The Shumin Tan Lab
Environmental Cues in Mycobacterium tuberculosis-Host Interactions
Mycobacterium tuberculosis (Mtb) is an extremely successful pathogen that remains a key public health problem, with broad impact on population and economic development. We seek to understand the molecular mechanisms of Mtb-host interactions, with a focus on the host environmental signals that serve as cues for Mtb during host colonization. Knowledge of how environmental cues in vivo are integrated with core aspects of Mtb biology, such as its metabolism and growth, is fundamental to our understanding of Mtb infection and tuberculosis disease progression.
One area of particular interest with environmental cues is the understudied concept that local concentrations of abundant ions can profoundly impact a pathogen’s ability to colonize its host. This concept stems from our earlier discovery that chloride concentration is inversely related to pH during phagosomal maturation, and that Mtb responds synergistically to these two cues, with the response reflecting the host’s immune status (Figure 1). We have also found that Mtb responds to potassium, and are continuing to build on these findings, exploring how Mtb response to these disparate signals are linked, and the intrinsic relationship of these environmental responses to bacterial metabolism and growth. Elucidation of nodes critical to the bacterium’s ability to coordinate its response to multiple signals open up potential avenues for targeting Mtb to shift the balance of infection in favor of the host.
Figure 1. (A) Mtb responds synergistically to chloride and pH, as illustrated by differential induction of GFP signal in reporter Mtb (rv2390c’::GFP) engineered to express GFP in response to increased chloride concentration or decreased pH in its environment. (B) In a murine infection model, this reporter signal (green) is higher in the bacteria present in lungs of wild type (WT) versus immune-deficient interferon gamma (IFNγ) knockout hosts 4 weeks post-infection. All Mtb were also engineered to constitutively express mCherry (smyc’::mCherry, red) for visualization of the bacteria in the lung tissue. Host nuclei are in grayscale, and phalloidin staining of f-actin is shown in blue in these 3D confocal images. (Adapted from Tan et al, PLoS Pathog 9: e1003282, 2013)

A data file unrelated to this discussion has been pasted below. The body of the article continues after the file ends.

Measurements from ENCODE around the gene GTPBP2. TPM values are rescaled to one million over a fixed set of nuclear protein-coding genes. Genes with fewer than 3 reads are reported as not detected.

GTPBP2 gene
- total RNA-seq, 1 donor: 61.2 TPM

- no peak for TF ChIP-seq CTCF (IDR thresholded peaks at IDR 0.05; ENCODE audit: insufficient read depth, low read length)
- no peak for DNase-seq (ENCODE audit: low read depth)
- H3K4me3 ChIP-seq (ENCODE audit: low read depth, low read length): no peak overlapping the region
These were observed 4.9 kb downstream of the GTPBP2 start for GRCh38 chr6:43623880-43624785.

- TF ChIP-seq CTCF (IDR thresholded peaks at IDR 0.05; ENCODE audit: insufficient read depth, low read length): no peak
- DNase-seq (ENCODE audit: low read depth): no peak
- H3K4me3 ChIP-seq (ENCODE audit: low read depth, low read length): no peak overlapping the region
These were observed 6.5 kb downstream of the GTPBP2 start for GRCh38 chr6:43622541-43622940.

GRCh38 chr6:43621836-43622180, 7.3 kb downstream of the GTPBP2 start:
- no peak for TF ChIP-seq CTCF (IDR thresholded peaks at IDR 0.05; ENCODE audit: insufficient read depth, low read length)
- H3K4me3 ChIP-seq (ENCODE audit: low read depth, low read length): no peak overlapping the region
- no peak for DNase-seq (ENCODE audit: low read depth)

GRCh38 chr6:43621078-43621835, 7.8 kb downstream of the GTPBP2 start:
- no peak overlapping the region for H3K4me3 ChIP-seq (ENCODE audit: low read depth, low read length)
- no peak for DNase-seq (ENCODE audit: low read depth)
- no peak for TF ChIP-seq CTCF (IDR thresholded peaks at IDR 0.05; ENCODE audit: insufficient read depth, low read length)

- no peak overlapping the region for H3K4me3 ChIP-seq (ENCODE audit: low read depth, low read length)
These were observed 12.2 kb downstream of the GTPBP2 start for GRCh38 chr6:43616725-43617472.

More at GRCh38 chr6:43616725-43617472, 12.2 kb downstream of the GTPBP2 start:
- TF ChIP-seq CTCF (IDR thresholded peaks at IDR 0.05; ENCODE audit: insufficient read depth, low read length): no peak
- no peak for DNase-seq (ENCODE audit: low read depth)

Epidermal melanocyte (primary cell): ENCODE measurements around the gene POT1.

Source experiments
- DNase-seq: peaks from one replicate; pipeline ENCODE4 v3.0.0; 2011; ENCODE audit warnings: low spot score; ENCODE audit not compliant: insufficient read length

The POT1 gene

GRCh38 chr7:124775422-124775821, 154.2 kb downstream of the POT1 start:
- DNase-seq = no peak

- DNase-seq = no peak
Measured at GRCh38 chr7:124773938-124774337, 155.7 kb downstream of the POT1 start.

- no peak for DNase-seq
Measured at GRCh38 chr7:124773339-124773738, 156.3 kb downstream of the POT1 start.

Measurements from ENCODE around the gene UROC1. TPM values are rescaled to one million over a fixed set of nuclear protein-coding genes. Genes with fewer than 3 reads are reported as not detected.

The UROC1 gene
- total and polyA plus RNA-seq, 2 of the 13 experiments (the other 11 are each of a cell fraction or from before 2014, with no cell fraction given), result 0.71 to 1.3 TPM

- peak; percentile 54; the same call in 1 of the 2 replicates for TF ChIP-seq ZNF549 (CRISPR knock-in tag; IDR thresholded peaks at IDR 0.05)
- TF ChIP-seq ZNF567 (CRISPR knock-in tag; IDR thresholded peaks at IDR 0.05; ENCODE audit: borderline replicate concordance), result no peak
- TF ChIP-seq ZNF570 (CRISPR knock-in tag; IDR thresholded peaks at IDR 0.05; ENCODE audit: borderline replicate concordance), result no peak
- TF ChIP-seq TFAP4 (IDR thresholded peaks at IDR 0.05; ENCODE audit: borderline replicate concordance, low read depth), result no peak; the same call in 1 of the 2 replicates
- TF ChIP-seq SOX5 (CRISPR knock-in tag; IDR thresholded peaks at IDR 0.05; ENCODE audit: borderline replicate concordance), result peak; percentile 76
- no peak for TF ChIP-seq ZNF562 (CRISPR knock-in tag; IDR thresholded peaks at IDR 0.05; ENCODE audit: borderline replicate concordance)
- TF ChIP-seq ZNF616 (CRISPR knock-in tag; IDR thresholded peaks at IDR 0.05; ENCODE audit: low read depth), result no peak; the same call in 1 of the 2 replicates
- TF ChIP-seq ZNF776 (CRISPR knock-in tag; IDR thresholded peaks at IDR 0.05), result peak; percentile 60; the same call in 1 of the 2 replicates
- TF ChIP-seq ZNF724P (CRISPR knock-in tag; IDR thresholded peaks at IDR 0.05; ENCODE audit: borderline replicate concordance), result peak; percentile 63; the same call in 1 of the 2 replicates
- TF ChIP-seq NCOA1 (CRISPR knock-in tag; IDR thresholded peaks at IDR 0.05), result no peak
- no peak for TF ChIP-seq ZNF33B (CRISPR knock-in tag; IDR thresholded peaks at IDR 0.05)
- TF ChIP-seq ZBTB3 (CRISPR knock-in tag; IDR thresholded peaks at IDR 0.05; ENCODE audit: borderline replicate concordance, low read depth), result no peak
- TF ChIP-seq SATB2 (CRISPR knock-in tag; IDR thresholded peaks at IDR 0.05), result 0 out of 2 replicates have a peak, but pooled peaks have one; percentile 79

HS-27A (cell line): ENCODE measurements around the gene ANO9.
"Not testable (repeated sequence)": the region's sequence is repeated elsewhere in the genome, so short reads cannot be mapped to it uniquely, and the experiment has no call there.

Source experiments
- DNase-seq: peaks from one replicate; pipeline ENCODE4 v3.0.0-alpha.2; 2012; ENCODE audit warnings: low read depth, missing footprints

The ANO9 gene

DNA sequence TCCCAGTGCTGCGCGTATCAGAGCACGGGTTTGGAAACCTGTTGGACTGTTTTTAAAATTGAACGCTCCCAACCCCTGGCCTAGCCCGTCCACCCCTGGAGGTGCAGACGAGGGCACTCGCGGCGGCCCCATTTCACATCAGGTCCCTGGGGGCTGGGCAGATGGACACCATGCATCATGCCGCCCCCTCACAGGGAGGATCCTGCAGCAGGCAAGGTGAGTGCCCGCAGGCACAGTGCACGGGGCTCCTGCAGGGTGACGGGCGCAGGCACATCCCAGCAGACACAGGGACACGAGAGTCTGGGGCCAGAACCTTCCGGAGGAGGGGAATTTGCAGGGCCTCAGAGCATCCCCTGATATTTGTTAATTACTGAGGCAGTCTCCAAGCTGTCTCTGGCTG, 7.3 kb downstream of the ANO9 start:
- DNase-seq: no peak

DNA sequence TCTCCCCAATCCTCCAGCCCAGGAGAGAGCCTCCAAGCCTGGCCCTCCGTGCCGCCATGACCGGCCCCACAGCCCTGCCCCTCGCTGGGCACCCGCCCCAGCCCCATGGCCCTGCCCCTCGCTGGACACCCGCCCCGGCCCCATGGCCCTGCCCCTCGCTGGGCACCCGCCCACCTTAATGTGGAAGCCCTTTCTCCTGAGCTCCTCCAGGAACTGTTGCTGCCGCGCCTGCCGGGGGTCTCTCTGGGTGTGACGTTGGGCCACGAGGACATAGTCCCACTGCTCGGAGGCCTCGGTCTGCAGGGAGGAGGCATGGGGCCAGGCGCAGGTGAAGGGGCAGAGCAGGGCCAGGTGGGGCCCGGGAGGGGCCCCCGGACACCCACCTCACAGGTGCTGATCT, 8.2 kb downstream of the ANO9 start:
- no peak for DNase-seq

Mycobacterium tuberculosis Infection Heterogeneity
A hallmark of Mtb infection is the marked heterogeneity present across multiple facets. Our in vivo studies utilizing reporter Mtb strains have served to illustrate the extent of this heterogeneity – for example, there is non-uniformity in environmental signals even within sublocations of a single structured lesion (Figures 2A and 2B). We are pursuing studies to understand how heterogeneity in environmental cues impact on Mtb growth and disease progression and treatment outcome, utilizing unique reporters such as a replication reporter Mtb strain (SSB-GFP) that marks bacteria undergoing active DNA replication with green foci (Figure 2C). Reporter Mtb strains allow us to examine questions of heterogeneity at the individual bacterium level, while maintaining spatial context and the full complexity of in vivo host infection. By exploiting these strains in infection models and combining it with thick tissue imaging and 3D confocal reconstruction, we aim to elucidate how environmental signals may drive Mtb infection heterogeneity, and factors that distinguish an infection focus as conducive or restrictive for Mtb growth in vivo.
Figure 2. (A and B) Confocal images of a caseous necrotic lesion from an 8-week murine infection, illustrating the intra-lesion environmental heterogeneity observed during Mtb host infection. (A) shows an overview image of the lesion, while (B) shows 3D confocal images from the lesion cuff and core. Reporter signal is in green (rv2390c’::GFP), all Mtb are in red (smyc’::mCherry), nuclei are in grayscale (DAPI), collagen I staining is in yellow, and macrophages (CD68) are in blue. (C) SSB-GFP replication reporter marks Mtb undergoing active DNA replication with green foci. The bacteria also constitutively express mCherry via a smyc’::mCherry construct (red).